Ordinary

by MB


I wonder what people notice about  me when they meet me for the first time. For so long, it was my body. It was different. But what now? How do I seperate that person from this one? How do I mourn her and apologize for her and also put her to rest?

As much as I want to open myself to you, I am overwhelmingly afraid of your reaction. That you'll think differently of me. That I won't know what you will think, or how to read you. That I'll say the wrong thing.

I'm homesick for the idea of home. For a place to cry and a room for my soul to rest. For that sweatshirt that smells like your high school boyfriend, your Dad's favorite marathon shirt, the way the third stair creaks if you step on it in exactly the right place. For the person that assures you that it will all be ok, that it too, will pass. For Sunday night dinner where nothing happened but everything mattered. For apple crisp and hand-churned ice cream. That feeling when you realize that in the six months you've been gone,  your parents have aged.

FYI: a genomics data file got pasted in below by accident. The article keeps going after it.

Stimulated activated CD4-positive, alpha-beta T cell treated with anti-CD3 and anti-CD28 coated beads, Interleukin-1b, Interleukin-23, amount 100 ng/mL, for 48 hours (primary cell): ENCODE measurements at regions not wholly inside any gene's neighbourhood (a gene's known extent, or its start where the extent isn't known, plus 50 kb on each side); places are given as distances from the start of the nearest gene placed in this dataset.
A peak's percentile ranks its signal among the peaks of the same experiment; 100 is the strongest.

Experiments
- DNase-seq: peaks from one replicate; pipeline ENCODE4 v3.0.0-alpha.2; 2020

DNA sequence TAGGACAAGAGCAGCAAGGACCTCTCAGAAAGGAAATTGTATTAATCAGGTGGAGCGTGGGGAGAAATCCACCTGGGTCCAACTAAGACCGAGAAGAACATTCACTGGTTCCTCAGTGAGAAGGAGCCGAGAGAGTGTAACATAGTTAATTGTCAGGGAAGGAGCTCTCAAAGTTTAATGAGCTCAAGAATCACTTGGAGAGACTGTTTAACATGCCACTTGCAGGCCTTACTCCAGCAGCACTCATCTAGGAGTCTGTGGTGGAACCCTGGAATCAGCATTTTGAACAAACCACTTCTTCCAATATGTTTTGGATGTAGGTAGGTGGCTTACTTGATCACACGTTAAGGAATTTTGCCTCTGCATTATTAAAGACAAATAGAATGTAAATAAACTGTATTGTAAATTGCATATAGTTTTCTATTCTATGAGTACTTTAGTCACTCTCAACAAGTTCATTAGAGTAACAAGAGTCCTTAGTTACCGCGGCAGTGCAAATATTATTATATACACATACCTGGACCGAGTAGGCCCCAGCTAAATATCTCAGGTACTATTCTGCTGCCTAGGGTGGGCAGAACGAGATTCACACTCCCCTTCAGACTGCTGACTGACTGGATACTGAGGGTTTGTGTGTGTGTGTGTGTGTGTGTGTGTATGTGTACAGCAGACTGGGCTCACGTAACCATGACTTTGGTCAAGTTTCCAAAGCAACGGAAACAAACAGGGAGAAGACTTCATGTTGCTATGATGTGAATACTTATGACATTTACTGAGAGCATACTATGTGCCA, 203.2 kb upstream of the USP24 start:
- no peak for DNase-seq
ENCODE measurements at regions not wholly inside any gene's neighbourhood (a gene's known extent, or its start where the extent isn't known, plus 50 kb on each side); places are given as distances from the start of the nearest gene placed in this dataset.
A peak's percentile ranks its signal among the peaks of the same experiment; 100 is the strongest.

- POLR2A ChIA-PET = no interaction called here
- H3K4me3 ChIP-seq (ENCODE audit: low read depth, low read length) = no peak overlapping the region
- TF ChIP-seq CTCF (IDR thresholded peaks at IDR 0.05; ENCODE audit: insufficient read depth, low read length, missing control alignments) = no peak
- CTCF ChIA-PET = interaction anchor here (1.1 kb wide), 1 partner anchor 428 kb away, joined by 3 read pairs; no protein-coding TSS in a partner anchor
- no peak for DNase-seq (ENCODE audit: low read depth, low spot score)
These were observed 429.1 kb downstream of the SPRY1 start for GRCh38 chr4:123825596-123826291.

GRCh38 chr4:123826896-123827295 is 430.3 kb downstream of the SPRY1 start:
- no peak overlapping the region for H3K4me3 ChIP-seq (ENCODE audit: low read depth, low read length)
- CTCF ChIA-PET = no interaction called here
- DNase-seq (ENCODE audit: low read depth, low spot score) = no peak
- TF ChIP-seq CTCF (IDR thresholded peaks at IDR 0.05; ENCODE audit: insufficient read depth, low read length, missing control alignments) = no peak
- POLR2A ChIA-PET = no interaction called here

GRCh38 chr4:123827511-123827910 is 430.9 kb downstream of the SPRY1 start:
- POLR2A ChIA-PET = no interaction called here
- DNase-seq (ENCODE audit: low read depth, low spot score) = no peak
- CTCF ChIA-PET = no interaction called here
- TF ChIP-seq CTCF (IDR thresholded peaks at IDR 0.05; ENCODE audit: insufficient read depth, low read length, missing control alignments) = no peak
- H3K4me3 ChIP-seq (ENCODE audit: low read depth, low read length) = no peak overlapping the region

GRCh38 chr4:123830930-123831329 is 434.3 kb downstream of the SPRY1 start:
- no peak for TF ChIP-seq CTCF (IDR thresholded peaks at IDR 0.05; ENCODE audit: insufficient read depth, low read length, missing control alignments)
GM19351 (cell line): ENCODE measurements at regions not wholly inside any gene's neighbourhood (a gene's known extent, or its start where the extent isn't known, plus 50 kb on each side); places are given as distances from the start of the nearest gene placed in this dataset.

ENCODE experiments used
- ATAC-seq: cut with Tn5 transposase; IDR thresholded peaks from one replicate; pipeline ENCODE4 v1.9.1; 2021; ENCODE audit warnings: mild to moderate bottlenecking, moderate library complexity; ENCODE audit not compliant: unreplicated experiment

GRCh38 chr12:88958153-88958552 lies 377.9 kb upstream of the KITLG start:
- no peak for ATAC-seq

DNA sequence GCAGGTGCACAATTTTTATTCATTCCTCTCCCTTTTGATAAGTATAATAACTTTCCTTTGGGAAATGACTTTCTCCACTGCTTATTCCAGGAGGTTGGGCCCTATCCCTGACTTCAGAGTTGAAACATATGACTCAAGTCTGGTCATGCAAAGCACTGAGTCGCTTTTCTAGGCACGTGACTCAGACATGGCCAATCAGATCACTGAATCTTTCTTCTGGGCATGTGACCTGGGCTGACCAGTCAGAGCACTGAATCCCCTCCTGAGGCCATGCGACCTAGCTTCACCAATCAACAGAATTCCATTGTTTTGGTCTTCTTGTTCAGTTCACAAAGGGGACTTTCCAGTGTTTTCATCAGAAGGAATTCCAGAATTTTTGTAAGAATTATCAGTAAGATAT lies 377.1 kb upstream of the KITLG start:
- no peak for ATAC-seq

I wish other peoples' opinions of me motivated me to stay this miserable and thin and unhappy.

I'm worried I was never really thin enough to begin with. That I still have something to prove. That people will pity me when they see me, for the control I had but relinqished, for the thinness that I discarded, seeking to fill its void with present and content.

I fear that recovery makes me ordinary.